One of the most common complaints, as of late, is that toilet paper is hard to find. It’s been difficult to find toilet paper in most American stores for the last eight or nine weeks, dating somewhere around the start of the shelter-in-place orders of March, 2020. There have been other items either in a shortage, or difficult to find at the regular shops such as Walmart, Target, and various grocery store chains — toilet paper has been one of the most notorious, though.
Apparently by March 23rd, 70% of American grocery stores were out of stock of toilet paper and facial tissue. There’s been such a high demand that it’s difficult for stores to keep toilet paper in stock, among other hygiene items. In fact, almost 10% of Americans have more than 30 rolls of toilet paper stockpiled, according to this study on hygiene habits during house-bound quarantine. Clorox wipes seem to be a thing of the past, alongside rubbing alcohol, hand sanitizer, and elastic used to make straps for homemade masks and facial protection too.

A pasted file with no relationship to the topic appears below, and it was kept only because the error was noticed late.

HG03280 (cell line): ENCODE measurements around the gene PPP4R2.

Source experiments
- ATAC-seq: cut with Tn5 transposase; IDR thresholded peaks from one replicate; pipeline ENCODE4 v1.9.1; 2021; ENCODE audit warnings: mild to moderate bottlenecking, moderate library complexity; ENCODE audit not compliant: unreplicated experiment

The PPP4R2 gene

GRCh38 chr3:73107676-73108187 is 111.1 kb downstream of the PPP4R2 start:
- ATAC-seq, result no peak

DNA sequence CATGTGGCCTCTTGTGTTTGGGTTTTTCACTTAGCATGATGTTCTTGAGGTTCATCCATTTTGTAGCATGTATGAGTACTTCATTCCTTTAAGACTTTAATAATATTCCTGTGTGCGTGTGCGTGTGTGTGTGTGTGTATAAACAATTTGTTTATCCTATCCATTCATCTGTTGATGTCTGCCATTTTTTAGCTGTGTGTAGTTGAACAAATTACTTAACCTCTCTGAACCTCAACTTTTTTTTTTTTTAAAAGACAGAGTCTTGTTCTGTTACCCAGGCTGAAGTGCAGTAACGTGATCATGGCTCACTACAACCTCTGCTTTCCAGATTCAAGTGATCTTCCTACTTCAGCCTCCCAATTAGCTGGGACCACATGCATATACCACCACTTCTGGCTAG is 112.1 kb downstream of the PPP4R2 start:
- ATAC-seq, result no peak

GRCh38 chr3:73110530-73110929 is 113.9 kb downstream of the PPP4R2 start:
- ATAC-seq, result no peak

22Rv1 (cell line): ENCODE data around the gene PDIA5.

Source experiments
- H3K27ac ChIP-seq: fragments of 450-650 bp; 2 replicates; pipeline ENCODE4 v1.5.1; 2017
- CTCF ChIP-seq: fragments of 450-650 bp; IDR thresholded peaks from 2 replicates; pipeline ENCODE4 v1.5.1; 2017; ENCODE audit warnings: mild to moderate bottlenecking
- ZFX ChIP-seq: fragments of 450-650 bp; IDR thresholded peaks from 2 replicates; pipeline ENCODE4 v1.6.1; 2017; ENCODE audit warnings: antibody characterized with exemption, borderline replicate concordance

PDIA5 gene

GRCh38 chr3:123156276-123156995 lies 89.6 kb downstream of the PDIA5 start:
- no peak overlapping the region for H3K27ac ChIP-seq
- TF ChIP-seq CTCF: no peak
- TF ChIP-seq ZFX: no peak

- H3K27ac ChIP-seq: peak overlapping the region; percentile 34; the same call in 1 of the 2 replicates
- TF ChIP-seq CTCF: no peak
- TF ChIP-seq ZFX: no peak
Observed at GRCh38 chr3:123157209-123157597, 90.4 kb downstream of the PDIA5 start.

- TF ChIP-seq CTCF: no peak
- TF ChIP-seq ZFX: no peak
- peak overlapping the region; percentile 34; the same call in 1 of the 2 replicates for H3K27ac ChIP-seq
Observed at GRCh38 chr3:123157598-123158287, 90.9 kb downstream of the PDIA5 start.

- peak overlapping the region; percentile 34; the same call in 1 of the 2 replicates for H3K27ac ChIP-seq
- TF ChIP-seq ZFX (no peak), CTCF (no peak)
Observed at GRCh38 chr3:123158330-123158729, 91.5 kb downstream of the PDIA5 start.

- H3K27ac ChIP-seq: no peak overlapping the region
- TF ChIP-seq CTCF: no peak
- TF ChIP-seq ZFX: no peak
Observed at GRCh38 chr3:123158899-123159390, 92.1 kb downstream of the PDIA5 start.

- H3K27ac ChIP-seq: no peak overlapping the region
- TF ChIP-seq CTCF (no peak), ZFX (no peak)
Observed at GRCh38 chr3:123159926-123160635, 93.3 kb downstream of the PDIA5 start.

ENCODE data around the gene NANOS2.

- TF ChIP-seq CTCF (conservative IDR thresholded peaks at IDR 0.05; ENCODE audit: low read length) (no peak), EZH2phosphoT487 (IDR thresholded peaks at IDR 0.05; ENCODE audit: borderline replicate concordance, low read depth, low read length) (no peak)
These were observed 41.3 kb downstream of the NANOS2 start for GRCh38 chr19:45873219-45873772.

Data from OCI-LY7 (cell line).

If there is one benefit to living in circumstances where you need to be resourceful and creative, it’s that you find ways to make what you need with what you have. All over the internet, articles are published daily about the most commonly googled questions during COVID-19 — you’ll also find a myriad of responses, including DIY resources that will help people make what they need with the supplies they have on hand, or have access to.
Tutorials have been published all over for common household items that are difficult to find in the store, such as hand sanitizer instructions and guidelines for making your own masks, according to CDC suggestions. Even the Americans who might not think they’re crafty have been able to make due thanks to guides like this one that help outline how to make a mask. A little bit of further research will help you stumble across different recipes for home-made hand sanitizer and homemade disinfectant wipes.
Many people have had to revamp the way they do certain things that were, once upon a time, really routine and easy — like grocery shopping, household cleaning, and other chores. The way we used to live our daily lives has had to change to accommodate new CDC guidelines in how we handle COVID-19. In times of need, you can find necessity based on your resourcefulness and willingness to get a little creative. That’s how we’ll get through until the supply chain begins to even out in the end of June and possibly the early weeks of July.